For Hawley, this is what dominance is all about as we grow older. The bully who grabs the fishing rod and the child who gets it by grace and good manners aren’t that different. Both aim to control a resource. They’ve just figured out different ways to do it. They may even be the same child, a few years apart. Sometime between first and third grades, says Hawley, children who continue to be bullies lose status. The ones who remain dominant figure out that they need to acknowledge the thoughts and feelings of their playmates.
This isn’t, of course, the same as giving in to a playmate. Hawley describes the girl’s strategy at the fishing pond as “a sophisticated way to dupe your partner under the guise of helping.” Dominant individuals learn to use what Hawley calls pro-social techniques—bargaining, compromise, appeals to friendship, cooperation—as ways to maintain good will while still monopolizing resources. They are manipulatively nice.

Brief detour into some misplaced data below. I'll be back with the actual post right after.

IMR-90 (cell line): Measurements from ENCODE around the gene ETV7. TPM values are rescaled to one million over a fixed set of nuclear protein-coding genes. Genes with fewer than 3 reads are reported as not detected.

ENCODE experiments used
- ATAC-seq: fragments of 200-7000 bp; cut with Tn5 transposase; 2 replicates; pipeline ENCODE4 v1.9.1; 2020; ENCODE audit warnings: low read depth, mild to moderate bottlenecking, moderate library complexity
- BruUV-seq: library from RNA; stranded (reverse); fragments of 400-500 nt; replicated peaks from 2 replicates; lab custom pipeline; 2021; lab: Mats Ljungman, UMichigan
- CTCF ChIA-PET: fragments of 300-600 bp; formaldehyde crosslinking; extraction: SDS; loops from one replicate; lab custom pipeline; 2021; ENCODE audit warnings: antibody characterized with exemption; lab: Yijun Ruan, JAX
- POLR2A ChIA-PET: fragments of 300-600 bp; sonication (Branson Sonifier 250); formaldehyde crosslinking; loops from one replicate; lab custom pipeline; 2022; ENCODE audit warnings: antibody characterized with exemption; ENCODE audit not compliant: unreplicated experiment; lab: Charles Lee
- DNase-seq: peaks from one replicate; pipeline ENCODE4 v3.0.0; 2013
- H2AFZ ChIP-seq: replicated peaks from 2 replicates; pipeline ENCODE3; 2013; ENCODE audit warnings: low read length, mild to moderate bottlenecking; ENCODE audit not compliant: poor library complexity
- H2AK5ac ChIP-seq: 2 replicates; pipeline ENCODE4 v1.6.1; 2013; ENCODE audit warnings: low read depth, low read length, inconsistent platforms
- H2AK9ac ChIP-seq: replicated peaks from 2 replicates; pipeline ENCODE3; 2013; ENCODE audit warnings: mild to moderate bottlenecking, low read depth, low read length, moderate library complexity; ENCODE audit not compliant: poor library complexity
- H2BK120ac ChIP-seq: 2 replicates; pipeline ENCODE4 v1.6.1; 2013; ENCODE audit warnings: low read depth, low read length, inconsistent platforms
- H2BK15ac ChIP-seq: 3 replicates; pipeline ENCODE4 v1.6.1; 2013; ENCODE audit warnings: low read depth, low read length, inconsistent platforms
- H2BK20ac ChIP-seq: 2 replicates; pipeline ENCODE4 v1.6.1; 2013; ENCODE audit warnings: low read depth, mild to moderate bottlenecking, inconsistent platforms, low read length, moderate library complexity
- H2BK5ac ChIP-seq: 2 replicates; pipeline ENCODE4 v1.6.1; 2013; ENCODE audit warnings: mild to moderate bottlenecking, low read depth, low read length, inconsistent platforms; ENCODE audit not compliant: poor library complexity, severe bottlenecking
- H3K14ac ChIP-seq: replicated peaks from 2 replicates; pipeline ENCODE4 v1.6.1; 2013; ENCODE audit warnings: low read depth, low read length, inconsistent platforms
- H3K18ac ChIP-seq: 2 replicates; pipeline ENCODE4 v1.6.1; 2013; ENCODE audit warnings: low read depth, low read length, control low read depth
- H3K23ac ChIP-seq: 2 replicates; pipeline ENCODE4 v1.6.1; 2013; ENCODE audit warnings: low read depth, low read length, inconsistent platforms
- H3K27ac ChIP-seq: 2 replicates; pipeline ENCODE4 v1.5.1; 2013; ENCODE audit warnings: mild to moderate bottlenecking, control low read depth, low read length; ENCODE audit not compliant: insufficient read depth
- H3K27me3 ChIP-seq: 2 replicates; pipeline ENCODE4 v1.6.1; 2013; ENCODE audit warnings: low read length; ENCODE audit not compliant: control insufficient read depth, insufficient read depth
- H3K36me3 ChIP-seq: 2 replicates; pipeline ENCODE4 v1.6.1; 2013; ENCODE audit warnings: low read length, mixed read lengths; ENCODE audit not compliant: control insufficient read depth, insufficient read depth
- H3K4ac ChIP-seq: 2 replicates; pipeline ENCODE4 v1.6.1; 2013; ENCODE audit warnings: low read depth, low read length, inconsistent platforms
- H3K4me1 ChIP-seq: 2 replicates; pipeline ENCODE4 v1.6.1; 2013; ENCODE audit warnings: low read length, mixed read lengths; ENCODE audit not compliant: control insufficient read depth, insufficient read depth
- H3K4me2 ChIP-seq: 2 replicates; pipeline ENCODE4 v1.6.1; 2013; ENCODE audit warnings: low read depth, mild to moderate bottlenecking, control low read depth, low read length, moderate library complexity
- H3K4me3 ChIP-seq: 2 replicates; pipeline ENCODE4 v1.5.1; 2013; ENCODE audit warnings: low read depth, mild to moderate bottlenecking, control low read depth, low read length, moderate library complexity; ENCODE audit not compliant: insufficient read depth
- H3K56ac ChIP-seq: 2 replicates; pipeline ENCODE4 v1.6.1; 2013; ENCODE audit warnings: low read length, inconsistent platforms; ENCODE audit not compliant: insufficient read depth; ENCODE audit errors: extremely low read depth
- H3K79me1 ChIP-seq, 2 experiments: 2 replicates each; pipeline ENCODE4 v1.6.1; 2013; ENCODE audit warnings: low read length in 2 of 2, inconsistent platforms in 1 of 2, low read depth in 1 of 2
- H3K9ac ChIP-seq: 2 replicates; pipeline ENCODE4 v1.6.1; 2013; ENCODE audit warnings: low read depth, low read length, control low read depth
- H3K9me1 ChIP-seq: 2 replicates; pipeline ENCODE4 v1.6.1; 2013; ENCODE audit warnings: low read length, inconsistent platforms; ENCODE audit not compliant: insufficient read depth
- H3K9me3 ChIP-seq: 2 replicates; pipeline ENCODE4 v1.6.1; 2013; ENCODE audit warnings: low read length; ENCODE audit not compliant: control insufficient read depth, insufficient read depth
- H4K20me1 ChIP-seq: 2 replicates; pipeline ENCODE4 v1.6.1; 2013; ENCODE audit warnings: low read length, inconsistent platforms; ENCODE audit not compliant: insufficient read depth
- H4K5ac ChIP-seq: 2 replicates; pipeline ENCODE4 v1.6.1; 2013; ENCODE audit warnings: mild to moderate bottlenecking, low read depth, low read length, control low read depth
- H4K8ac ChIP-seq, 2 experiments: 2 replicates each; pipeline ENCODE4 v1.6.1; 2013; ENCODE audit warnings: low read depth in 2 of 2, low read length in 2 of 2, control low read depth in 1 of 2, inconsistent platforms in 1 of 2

Traditional animal behaviorists would say this isn’t dominance at all, but cooperation. Hawley replies that cooperation as practiced by our fellow primates is often a form of competition: Chimpanzees, for instance, form alliances and use them to gain status; bonobo monkeys trade sexual favors as a way to win friends and influence fellow primates. So maybe it isn’t surprising that humans practice dominance by means other than overt aggression. We are the most intelligent life form on earth, and also the only species to have evolved the extraordinary power of language. It would be surprising if we hadn’t come to practice dominance through kind words and other forms of verbal manipulation. It would be odd if we didn’t use all the accomplishments in our power—wealth, strength, audacity, education, even humor—to produce deference in others.